Author

Emma L. Ishee

Date of Award

5-2018

Degree Type

Honors College Thesis

Department

Mass Communication and Journalism

First Advisor

Lindsey Maxwell, PhD.

Advisor Department

Mass Communication and Journalism

Abstract

This study focused on the utilization of social media by collegiate athletic teams and how it relates to their interaction with their fan base. The aim of this study was to determine if a particular platform or post type gained the most fan interaction. The study also examined whether the men’s or women’s teams receive more interaction from fans. A random number generator selected three collegiate athletic teams from three different school in three conferences. Data was collected in the week leading up to the opening game. Ultimately, the results were not able to prove one type of post more likely to likes, shares, or retweets. Based on the results, men’s teams do receive more interaction on social media than women’s teams. No social media platform claimed the most likes, shares or retweets over the other. This study contributes to the field of social media analysis by revealing how collegiate athletics chooses to utilize social media and the effect it has on the fan base interaction.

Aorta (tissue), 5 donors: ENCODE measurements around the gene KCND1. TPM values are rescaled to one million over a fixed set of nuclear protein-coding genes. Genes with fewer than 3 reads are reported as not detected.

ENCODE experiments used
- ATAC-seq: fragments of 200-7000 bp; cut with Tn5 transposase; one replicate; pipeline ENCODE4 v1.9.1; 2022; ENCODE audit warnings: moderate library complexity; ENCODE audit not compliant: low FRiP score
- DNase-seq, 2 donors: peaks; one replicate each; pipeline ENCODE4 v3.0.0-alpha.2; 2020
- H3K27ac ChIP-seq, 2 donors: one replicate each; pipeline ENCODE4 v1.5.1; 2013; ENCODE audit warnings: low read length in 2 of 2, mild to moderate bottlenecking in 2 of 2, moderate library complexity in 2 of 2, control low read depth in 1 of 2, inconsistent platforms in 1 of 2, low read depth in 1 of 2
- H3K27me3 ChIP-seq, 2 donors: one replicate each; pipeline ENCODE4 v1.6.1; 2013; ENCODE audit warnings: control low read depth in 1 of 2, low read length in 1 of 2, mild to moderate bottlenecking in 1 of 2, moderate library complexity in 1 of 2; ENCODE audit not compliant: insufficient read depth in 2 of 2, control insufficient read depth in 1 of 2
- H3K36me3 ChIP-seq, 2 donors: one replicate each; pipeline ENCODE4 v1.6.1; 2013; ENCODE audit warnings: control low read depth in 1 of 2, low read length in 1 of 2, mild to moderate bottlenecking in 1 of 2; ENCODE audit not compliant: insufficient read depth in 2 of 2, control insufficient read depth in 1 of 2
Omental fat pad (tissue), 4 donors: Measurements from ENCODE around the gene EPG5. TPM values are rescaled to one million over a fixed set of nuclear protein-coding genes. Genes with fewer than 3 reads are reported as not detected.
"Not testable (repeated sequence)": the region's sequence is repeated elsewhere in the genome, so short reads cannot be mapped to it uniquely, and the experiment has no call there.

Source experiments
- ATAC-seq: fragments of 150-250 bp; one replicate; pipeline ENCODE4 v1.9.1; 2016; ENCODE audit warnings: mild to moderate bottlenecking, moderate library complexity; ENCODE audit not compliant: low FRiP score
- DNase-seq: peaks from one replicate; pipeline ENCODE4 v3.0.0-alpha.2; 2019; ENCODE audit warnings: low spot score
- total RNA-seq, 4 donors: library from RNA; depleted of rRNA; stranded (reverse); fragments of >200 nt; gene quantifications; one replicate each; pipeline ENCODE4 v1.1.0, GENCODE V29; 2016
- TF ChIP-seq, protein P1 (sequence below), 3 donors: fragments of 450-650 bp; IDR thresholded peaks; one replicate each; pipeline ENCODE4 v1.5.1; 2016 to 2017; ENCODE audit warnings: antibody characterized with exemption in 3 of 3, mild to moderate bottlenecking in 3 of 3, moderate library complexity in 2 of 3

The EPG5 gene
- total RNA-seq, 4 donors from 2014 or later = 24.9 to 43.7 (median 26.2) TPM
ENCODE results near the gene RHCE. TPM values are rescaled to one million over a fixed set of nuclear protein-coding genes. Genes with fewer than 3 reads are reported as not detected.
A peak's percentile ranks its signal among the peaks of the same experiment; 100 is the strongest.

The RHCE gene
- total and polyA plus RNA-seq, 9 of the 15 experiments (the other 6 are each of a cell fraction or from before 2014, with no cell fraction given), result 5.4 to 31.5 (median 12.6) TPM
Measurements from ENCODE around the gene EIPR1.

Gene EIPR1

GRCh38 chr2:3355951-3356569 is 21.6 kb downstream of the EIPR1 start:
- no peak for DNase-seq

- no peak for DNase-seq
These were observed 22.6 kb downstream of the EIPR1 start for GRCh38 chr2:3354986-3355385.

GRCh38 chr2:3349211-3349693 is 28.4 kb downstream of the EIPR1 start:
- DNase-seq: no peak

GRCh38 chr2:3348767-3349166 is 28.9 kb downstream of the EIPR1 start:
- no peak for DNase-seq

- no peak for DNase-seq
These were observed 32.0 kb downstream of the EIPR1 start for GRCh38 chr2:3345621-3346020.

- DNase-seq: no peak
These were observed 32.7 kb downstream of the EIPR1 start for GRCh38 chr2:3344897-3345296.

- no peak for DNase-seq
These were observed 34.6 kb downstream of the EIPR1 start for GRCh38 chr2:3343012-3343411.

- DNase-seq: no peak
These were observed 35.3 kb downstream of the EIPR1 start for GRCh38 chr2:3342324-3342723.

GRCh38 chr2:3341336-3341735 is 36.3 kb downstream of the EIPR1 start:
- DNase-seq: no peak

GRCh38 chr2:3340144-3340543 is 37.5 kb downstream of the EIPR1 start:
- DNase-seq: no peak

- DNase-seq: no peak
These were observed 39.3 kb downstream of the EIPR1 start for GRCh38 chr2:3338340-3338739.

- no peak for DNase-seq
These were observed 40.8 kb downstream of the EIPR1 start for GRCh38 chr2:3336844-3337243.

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Social Media Commons

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